Evaluating the Impact of Statewide Community-Based Training for Early Intervention Providers
The Washington State ASAP! Program was designed to build capacity among birth-to-three providers to implement evidence-based screening and intervention practices with young children for whom ASD is suspected. Toward this end, free workshops offer training on the use of the Screening Tool for Autism in Toddlers (STAT) as a level 2 screener and the use of Reciprocal Imitation Training (RIT) as a low-cost, easily implementable, ASD specialized intervention. The present study reports on the preliminary effectiveness of RIT workshops and the acceptability of RIT for use by birth-to-three providers. RIT is a short-term, play-based behavioral intervention that uses a naturalistic approach to teach object and gesture imitation to children with ASD (Ingersoll, 2010).
To evaluate the effectiveness of RIT training workshops in increasing community providers’ knowledge about, and implementation of, ASD-specialized early intervention.
Four full-day RIT training workshops have been conducted to date in different areas of the state, and 150 service providers have attended. The majority of participants had backgrounds in either early childhood special education (44%) or speech-language pathology (19%), and their average number of years working with children with ASD was 4.94 (SD= 5.78). Workshops combine didactic presentations, group discussion, live demonstrations, and hands-on practice with performance-based feedback and coaching. Providers completed surveys assessing their knowledge, comfort working with young children with ASD, and implementation of RIT at 3 time points: before training, immediately after training, and 3 months following training. Survey items were rated on a scale from 1-4, with 4 indicating the most positive assessment or strongest agreement
Workshop evaluations revealed high levels of overall satisfaction (M= 3.7; SD=.29), with hands-on practice (21%) and video examples (35%) spontaneously listed by attendees as particular strengths. The percent of participants demonstrating mastery of RIT principles increased from 7% before training to 65% following the single-day training, χ2 (1)= 3.97, p<.05. Three-month follow-up surveys have been sent to 46 providers thus far, 21 of whom (46%) responded. Of the 19 responders currently working with children with ASD, 14 were using RIT and 5 indicated that they intend to start using RIT. Providers who were implementing RIT reported that RIT was effective in improving children’s imitation skills (M= 3.5, SD=.52) and other social-communicative behaviors (M= 3.5, SD=.52). In addition, providers reported increased comfort from pre-training to 3-month post-training in providing direct intervention to young children with ASD, t(16)= -3.04, p<.01, coaching parents, t(16)=-3.11, p<.01, identifying treatment goals, t(11)=-3.55, p<.01, and discussing treatment goals with parents, t(17)=-2.36, p<.05.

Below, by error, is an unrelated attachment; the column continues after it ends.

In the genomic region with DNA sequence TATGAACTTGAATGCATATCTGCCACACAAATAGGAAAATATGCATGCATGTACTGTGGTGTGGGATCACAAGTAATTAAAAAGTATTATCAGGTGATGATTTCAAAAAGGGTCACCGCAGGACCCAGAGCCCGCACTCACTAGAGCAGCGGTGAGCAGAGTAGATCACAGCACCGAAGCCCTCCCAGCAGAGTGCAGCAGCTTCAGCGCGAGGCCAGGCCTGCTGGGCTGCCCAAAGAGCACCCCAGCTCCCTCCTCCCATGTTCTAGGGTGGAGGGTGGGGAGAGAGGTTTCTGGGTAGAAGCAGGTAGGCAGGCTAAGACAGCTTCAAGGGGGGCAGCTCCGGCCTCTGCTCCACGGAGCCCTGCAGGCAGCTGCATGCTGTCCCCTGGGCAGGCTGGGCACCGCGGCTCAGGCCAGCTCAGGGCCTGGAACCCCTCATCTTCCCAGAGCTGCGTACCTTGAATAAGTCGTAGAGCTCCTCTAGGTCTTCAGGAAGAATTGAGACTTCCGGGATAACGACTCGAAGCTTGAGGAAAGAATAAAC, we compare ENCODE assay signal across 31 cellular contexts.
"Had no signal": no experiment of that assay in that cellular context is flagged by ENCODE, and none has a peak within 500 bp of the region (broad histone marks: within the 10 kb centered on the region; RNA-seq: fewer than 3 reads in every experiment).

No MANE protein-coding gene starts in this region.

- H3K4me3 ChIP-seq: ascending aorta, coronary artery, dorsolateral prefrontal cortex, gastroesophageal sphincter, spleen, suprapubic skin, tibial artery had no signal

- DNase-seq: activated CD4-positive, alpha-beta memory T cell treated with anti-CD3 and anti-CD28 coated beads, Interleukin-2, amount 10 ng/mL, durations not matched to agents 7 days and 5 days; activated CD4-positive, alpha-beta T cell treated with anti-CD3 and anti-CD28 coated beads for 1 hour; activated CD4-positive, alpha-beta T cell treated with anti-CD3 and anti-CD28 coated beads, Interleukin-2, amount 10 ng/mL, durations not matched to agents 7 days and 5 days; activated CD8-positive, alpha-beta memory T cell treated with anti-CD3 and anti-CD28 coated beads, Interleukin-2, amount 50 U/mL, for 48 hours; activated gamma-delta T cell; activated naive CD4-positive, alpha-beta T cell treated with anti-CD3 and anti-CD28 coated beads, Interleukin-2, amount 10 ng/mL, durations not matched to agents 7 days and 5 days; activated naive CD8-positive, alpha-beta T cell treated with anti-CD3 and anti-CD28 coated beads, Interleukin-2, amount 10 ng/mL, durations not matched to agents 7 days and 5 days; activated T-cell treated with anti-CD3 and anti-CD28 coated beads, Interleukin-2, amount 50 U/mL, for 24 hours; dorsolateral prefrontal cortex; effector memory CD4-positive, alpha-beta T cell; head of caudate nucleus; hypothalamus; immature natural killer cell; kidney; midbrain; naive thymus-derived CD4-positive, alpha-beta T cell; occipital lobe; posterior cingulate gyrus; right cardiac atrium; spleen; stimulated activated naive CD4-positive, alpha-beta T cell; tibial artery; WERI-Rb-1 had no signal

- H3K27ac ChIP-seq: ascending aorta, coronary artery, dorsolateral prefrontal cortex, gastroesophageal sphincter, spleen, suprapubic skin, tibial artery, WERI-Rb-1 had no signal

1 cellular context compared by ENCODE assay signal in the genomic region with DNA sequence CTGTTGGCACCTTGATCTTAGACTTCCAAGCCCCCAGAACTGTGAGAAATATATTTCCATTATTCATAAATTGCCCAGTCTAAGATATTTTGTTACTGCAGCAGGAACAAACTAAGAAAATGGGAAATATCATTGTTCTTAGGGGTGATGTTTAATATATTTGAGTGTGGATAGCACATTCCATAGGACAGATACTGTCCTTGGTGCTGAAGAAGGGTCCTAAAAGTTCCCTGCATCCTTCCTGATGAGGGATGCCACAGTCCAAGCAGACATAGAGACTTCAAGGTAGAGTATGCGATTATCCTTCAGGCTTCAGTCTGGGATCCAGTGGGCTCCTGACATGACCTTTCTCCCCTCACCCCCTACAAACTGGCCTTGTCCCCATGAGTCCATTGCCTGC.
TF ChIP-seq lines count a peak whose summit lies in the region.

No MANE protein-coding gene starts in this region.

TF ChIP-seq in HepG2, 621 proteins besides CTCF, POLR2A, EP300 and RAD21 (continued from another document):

These preliminary results suggest that the ASAP! RIT workshops were well-received and resulted in increased knowledge about and use of RIT with families. Importantly, more generalized improvements were found in providers’ comfort working with young children with ASD, coaching parents, and setting treatment goals. Data collection and follow-up assessments are continuing.